C-sections: the facts
Birth is a big topic and Caesarean sections are an important part of the conversation. Dr Michelle Wise explains the ins and outs of C-section deliveries in New Zealand.
In 2012, 25% of all women giving birth in New Zealand had a Caesarean section. A C-section is a surgical operation in which an obstetrician makes an opening in the mother’s abdomen and womb and removes the baby through it. A C-section delivery may be planned in advance or it may be performed as an emergency at short notice.
By comparison, in 2011 (the most recent international data available), the rate of C-section births in the United States was 33%; in Australia it was 32%; in Canada 28%; and in the United Kingdom 22%. New Zealand’s current rate of 25% shows a slight increase from 23% in 2003. In general, developed countries have seen a significant rise in C-section rates over the last decade. Some of this trend can be attributed to the changing demographics of birthing mothers, for example, increasing age and also weight of mothers at time of birth – increased age and weight both being independent factors associated with C-sections. On the other hand, the trend can also be attributed to obstetricians (who ultimately advise and decide about the safest method of birth) and the hospitals in which they work. There is a noticeable difference in rates of childbirth interventions between public and private doctors, both in New Zealand and Australia. Finally, there seems to be a cultural shift towards acceptance and request for medicalised birth, and a fear of natural labour and birth. More research is required to explore these themes.
About half of all C-sections are planned or elective surgical procedures, and half are unplanned or emergency. The most common reasons for an emergency procedure are labour progressing more slowly than expected, baby not tolerating labour well, and inability to induce labour when early birth of the baby is medically necessary. The most common reason for a planned C-section is having had a previous C-section. Other less common reasons include the baby not presenting head down, and the mother having a medical or foetal condition that precludes labour. Some women choose to deliver their baby by C-section in the absence of any medical reason (about 3% of all women giving birth at National Women’s in Auckland). This can be performed in the public system in NZ, but it depends on local policies and procedures.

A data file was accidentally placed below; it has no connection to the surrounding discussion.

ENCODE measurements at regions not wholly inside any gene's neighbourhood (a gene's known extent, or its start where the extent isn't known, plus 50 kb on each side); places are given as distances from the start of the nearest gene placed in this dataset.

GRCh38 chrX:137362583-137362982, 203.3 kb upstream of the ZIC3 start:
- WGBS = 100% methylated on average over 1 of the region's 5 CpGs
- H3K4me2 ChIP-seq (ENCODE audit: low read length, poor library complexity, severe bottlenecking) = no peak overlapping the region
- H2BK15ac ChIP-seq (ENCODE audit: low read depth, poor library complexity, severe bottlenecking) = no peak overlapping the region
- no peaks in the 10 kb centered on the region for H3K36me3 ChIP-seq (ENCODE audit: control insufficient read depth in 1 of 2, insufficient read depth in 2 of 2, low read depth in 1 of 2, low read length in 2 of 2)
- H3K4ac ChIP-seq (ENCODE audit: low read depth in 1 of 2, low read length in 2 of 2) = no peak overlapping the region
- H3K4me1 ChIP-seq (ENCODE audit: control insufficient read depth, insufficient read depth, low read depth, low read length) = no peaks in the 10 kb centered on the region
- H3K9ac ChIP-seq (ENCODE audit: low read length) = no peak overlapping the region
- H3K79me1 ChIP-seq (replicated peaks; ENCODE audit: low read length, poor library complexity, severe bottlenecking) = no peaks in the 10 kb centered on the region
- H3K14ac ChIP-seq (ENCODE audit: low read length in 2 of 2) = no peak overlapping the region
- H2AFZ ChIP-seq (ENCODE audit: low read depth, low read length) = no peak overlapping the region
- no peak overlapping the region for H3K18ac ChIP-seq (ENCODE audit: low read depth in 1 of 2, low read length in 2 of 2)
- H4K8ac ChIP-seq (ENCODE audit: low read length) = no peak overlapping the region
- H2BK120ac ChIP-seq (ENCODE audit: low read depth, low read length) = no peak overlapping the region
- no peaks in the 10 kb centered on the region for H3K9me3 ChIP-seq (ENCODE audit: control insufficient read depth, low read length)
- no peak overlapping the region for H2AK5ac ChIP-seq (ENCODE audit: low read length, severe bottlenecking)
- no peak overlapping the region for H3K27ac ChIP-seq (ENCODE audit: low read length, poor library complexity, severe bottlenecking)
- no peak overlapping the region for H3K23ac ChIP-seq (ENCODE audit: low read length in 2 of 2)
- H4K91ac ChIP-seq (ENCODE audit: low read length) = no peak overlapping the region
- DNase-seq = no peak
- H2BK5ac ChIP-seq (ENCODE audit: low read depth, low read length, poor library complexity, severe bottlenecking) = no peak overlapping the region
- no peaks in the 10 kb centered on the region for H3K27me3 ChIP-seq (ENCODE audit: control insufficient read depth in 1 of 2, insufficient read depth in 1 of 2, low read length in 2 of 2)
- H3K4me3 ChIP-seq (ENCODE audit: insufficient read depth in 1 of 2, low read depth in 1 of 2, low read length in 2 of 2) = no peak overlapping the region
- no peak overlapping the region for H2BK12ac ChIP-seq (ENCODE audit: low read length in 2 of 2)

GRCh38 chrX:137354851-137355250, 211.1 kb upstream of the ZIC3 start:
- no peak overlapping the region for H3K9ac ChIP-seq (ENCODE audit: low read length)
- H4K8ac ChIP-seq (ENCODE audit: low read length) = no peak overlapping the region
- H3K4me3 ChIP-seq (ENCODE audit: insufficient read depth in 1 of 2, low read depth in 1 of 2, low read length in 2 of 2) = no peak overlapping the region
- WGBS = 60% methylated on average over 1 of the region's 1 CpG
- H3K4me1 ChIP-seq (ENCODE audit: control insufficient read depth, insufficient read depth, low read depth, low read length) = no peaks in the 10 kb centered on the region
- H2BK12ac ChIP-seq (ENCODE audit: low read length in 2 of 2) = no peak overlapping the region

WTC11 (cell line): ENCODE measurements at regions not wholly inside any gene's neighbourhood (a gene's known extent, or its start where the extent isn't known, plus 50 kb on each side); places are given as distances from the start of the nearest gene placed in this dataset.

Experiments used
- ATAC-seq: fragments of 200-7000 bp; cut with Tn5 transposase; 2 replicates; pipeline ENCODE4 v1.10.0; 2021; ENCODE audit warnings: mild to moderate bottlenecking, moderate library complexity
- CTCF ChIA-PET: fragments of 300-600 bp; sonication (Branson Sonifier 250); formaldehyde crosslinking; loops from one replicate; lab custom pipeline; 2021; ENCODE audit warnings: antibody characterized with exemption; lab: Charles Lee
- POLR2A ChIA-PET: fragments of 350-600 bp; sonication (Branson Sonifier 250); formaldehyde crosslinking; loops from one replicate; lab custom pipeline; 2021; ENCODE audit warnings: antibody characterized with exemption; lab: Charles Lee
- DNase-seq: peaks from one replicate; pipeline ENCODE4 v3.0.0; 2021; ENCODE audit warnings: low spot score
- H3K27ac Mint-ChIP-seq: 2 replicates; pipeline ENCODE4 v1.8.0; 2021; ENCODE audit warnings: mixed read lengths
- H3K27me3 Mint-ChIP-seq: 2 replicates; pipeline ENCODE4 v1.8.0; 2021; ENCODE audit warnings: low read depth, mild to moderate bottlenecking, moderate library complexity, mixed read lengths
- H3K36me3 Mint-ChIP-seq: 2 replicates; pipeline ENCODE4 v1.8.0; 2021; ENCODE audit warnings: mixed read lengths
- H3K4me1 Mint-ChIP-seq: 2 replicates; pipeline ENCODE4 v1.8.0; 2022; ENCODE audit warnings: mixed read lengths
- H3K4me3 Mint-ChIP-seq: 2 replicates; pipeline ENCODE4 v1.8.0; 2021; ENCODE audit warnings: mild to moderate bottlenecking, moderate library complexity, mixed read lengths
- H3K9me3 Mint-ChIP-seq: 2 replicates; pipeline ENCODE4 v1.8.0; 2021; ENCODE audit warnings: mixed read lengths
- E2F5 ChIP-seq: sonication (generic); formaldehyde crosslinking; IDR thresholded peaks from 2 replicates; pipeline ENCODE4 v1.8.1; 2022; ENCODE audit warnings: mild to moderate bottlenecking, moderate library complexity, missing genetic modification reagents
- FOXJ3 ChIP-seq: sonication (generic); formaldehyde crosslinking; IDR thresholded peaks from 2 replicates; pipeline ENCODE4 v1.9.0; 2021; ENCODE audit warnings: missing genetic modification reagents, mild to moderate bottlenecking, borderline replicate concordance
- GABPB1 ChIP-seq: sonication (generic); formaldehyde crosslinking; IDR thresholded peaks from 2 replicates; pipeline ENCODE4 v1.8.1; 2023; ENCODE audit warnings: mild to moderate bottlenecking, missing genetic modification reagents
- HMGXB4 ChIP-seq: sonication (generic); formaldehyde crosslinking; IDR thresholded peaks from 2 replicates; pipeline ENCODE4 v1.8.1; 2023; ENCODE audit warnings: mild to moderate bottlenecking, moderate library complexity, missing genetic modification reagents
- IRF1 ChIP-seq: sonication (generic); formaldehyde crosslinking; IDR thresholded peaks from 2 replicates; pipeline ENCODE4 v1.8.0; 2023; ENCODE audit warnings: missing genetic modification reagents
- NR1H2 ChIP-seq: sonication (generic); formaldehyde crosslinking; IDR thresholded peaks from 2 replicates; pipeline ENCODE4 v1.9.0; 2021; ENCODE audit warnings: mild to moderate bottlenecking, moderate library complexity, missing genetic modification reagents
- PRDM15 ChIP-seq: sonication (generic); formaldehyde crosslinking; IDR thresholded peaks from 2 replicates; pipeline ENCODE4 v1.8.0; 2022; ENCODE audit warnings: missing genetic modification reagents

The Royal Australian and New Zealand College of Obstetricians and Gynaecologists (RANZCOG) has a formal policy on timing of planned C-section delivery at term. They state that, unless there is a medical reason to deliver the baby early, a planned C-section should be booked at 39 weeks’ gestation or later, in order to improve the chances of better outcomes for babies. For example, in one study the chance of baby being admitted to the newborn unit after an elective C-section was 13% at 37 weeks, compared to 6% at 39 weeks. The chance of respiratory problems was 8% compared to 3%. If you are scheduled to have a C-section before 39 weeks, ask your obstetrician to delay it if possible.
Dr Michelle Wise (MD, MSc, FRCSC, FRANZCOG) is an obstetrician and gynaecologist at National Women’s Hospital in Auckland and a senior lecturer in the Department of Obstetrics and Gynaecology, University of Auckland.
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